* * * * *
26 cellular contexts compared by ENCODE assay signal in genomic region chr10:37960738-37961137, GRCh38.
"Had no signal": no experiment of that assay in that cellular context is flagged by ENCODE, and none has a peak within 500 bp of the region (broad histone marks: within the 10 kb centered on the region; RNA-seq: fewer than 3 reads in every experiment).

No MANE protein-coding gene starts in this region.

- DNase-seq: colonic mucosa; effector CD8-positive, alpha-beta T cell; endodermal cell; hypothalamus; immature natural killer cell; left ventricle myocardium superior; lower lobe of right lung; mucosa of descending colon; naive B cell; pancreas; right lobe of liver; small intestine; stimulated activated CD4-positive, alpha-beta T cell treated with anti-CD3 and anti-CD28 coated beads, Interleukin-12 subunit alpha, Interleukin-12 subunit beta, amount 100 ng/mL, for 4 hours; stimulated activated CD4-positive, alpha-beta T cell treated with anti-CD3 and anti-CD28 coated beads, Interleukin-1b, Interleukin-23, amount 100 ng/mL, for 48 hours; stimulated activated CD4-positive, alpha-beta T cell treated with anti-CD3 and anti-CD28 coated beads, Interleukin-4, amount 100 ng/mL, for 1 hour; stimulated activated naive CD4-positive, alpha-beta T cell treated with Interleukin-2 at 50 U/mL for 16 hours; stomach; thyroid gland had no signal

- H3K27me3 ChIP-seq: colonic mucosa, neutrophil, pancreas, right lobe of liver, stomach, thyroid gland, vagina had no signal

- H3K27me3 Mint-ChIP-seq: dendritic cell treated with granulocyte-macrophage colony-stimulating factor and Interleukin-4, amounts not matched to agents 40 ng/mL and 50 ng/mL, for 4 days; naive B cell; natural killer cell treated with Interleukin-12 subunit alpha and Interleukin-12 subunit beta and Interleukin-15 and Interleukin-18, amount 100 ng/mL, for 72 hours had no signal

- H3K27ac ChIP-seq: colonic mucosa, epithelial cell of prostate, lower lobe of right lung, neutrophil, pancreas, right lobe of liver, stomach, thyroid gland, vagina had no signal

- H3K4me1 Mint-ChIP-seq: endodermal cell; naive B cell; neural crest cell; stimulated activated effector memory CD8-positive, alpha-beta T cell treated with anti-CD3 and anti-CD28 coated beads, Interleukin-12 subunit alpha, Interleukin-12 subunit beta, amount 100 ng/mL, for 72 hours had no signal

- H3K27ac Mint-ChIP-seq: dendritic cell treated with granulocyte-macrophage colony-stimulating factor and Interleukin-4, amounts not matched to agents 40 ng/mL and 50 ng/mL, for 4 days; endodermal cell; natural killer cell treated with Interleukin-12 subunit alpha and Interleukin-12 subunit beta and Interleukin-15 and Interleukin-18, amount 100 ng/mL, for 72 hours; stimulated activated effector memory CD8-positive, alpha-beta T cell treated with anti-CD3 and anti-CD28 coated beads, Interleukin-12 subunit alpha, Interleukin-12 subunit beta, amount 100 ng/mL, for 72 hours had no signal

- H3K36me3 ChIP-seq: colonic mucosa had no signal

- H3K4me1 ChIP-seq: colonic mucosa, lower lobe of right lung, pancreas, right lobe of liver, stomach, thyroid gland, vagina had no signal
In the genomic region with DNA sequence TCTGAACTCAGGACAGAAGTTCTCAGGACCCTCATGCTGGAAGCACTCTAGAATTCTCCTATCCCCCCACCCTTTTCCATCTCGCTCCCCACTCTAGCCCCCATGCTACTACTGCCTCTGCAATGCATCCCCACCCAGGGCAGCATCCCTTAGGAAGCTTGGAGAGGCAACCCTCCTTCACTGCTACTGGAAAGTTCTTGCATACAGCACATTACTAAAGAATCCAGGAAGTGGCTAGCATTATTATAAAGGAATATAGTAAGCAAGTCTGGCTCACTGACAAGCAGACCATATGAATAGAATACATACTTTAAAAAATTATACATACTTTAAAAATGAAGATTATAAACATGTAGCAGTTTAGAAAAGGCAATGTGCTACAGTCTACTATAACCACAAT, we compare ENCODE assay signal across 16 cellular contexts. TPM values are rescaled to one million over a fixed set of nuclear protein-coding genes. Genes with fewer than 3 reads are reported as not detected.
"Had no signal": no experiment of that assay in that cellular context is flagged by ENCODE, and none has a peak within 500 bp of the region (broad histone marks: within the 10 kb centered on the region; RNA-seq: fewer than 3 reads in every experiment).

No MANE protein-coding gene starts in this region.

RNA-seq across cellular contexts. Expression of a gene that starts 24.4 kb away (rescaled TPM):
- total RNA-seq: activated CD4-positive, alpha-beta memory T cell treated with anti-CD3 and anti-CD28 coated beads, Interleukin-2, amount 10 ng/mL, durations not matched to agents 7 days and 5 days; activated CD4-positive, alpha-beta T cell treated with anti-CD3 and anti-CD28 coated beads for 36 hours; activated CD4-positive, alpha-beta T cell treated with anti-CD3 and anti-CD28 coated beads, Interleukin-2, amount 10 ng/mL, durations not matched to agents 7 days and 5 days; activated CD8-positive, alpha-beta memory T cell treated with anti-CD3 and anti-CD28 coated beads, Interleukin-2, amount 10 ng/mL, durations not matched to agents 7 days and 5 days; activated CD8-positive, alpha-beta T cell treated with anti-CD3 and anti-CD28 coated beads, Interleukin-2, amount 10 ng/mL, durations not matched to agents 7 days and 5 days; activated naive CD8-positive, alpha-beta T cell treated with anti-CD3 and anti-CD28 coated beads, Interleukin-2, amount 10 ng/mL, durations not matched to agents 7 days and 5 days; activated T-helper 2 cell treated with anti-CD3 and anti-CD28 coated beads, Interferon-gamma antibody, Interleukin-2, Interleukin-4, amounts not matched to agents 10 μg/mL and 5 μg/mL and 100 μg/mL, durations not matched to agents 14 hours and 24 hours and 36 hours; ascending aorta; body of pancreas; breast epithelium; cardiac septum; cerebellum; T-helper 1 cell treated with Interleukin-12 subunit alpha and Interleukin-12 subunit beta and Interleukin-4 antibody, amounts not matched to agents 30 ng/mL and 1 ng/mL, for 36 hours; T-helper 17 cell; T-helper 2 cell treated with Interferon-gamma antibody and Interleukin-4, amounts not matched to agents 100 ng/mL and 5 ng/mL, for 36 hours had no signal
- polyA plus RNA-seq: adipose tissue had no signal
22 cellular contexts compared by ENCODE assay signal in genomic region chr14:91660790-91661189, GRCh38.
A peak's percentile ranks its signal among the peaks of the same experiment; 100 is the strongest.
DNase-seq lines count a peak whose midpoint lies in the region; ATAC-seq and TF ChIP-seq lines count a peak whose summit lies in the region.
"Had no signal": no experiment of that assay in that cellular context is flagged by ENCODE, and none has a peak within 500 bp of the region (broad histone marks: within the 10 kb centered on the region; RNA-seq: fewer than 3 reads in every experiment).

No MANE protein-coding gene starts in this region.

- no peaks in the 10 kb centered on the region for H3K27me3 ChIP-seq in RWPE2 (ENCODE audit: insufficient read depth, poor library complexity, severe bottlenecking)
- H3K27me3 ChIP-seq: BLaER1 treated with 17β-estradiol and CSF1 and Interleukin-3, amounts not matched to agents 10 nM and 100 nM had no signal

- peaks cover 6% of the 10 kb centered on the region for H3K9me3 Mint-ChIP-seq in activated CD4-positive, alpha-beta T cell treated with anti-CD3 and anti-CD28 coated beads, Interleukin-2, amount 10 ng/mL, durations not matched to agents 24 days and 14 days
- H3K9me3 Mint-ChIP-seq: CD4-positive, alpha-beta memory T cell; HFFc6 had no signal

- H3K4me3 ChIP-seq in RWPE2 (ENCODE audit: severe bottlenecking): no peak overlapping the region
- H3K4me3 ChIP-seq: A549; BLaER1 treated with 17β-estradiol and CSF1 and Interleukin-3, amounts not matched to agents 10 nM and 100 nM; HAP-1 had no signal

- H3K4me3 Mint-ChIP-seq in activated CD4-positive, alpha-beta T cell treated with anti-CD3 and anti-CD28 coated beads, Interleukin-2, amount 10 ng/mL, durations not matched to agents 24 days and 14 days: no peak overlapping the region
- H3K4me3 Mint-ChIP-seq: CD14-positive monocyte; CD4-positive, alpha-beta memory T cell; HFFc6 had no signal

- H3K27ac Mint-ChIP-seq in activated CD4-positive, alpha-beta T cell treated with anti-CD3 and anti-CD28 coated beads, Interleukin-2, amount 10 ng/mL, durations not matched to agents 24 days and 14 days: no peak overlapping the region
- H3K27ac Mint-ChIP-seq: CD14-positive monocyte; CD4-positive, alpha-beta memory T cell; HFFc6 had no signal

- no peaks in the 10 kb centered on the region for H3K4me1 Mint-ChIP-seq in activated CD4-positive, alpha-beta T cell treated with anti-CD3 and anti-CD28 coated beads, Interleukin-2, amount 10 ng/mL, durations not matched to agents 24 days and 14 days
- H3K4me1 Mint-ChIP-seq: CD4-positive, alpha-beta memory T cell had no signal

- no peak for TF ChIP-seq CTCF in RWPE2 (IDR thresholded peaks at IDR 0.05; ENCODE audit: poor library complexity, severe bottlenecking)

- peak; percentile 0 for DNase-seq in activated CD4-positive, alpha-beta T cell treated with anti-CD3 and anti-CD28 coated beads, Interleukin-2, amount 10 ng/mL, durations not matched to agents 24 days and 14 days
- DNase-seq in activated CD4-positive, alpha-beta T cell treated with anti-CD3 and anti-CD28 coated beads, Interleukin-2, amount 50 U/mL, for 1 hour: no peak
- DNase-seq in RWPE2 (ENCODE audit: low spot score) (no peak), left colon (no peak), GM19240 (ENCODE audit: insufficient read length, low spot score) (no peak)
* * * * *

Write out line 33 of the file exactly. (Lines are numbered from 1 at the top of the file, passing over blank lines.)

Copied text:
- no peaks in the 10 kb centered on the region for H3K4me1 Mint-ChIP-seq in activated CD4-positive, alpha-beta T cell treated with anti-CD3 and anti-CD28 coated beads, Interleukin-2, amount 10 ng/mL, durations not matched to agents 24 days and 14 days